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‘Super 8’ Focuses on Storytelling

Joe Lamb (Joel Courtney, right) surveys damage left in the wake of an alien attack on his hometown.

Super 8 is a summer spectacular that proves you can have explosions, aliens and a good story alongside characters you care about.


Set aside the comparisons to E.T. and The Iron Giant. J.J. Abrams’ and Steven Spielberg’s Big Summer Movie stands on its own — an explosive and compelling showcase of both filmmakers’ strengths that should shame lesser storytellers’ so-called summer blockbusters.

Yes, Brett Ratner (X-Men 3), Todd Phillips (Hangover 2) and Michael Bay (every Transformers film ever made and likely to be made), I’m talking to you. I’m talking about how you sacrifice real storytelling for cynical cash-generating clones of once-original concepts; about how you fool spectacle-loving audiences into parting with their hard-earned cash with mere gimmicks (CGI and 3D).

Thankfully, Super 8’s writer-director Abrams and producer Spielberg understand that their past successes give them a special responsibility to continue try to give us good stories. In Super 8, they have succeeded.

Alice (Elle Fanning), Joe (Joel Courtney) and their filmmaking friends confront more than they expected when they set out to make their Super 8 film.

The film tells the tale of young Joe Lamb (Joel Courtney), whose mother’s death in a tragic workplace accident has driven a wedge between him and his workaholic sheriff’s deputy, Jackson Lamb (Friday Night Lights’ amazing Kyle Chandler). While filming their amateur Super 8 zombie spectacular, Joe and his school pals accidentally witness a train accident, capturing on film the mostly unseen alien prisoner whose revenge against his human captors drives the plot.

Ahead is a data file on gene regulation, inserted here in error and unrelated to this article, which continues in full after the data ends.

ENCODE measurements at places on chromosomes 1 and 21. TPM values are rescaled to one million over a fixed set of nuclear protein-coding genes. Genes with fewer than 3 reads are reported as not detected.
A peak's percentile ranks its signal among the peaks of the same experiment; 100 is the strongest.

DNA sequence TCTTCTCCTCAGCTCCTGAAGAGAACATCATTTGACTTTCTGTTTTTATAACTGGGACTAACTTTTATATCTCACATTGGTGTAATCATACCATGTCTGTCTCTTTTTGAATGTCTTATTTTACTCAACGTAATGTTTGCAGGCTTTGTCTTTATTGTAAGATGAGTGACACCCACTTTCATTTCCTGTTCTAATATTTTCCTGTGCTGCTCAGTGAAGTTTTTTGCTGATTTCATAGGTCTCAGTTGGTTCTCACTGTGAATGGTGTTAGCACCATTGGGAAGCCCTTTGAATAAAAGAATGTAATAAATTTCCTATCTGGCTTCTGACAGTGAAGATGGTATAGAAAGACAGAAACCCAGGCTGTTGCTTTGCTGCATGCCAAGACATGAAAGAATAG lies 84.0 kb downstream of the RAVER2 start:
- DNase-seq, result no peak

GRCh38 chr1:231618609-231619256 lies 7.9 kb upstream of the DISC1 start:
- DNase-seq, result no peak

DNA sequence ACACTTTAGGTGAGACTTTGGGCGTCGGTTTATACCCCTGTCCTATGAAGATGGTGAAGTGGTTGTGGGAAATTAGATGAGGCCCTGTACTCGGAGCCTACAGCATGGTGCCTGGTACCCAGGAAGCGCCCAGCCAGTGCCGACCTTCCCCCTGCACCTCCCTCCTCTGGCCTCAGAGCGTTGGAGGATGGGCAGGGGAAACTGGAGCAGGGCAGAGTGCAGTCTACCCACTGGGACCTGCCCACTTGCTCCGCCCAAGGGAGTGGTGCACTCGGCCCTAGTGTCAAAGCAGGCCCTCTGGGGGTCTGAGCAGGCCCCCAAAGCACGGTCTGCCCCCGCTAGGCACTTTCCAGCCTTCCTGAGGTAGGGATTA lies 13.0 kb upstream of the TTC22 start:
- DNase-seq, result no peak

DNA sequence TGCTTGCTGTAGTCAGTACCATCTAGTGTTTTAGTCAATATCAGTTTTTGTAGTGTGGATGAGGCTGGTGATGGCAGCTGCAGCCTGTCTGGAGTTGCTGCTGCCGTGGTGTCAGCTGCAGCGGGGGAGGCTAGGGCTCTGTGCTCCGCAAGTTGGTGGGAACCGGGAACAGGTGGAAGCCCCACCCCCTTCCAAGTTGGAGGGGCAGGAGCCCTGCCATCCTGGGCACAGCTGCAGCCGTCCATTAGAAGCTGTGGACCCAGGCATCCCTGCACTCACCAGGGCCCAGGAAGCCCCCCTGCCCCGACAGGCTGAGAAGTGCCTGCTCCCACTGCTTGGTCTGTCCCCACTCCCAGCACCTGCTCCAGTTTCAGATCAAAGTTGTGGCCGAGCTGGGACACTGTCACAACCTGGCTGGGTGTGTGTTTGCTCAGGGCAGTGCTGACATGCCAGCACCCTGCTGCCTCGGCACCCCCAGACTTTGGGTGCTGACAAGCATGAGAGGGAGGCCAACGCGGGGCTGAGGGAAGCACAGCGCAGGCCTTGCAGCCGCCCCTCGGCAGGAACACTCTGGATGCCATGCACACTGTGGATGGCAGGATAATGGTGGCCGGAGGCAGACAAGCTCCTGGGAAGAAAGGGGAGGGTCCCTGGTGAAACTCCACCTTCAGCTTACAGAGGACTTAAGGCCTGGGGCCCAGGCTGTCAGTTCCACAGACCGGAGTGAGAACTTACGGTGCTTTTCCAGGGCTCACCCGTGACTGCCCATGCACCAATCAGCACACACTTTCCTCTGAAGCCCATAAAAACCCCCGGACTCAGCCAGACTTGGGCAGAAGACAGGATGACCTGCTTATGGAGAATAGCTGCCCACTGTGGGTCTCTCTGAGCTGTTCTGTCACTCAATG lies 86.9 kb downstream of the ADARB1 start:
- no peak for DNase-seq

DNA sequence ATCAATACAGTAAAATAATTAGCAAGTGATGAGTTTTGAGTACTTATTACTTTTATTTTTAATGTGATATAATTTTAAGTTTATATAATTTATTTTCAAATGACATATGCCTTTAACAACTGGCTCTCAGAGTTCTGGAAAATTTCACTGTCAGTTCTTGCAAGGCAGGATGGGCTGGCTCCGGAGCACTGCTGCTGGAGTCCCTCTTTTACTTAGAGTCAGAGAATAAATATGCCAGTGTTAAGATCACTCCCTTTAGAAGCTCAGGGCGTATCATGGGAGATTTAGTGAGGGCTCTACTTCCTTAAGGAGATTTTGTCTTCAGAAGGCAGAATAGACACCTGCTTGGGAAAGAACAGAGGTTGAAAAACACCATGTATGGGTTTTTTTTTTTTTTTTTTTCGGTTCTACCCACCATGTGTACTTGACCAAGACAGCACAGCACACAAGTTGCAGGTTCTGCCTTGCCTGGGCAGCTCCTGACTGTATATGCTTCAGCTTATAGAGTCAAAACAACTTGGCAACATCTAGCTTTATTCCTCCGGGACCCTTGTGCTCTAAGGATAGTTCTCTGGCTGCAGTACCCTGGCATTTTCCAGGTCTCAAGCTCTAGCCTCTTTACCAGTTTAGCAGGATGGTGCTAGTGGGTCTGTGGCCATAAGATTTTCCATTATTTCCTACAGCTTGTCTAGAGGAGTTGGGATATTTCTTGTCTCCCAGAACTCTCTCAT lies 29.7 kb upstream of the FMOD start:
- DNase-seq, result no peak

This alien ain’t no cuddly E.T. In fact, the movie is only tangentially about the alien. What really drives the story are the fully realized characters in the film, especially the cadre of Joe’s friends. More than any movie you may have seen in a while, their performances feel so real you can imagine these kids as friends you may have known in middle school.

In a sly comment on the cookie-cutter approach so many other summer blockbusters employ, Joe’s best friend and fellow filmmaker, Charles (Riley Griffiths), informs him that explosions, special effects, makeup and even zombies aren’t enough to make a story “flow”; viewers need to care about the characters, care about their journey, care that they have a real journey to begin with.

In one transformative scene, Alice (Elle Fanning) is recruited to play the short film’s love interest. Her performance touches the hormonal middle school boys at a profound level they likely did not know they possessed. And such performances in Super 8 elevate it over the typical summer dreck dressed up in cartoonish visual effects and 3D hoo-hah.

Deputy Lamb (Kyle Chandler) finally meets his alien nemesis, alongside his son Joel, his friend Alice and her father (Ron Eldard).Meanwhile, Abrams manages to present the adults sympathetically, avoiding the now-clichéd portrayal of clueless parents, a once-favorite trope of Spielberg’s. Special kudos to Jessica Tuck (HBO’s True Blood) and Joel McKinnon Miller (HBO’s Big Love) as Charles’ loving yet overwhelmed parents, who try to provide Joe a surrogate family in the wake of his mother’s death.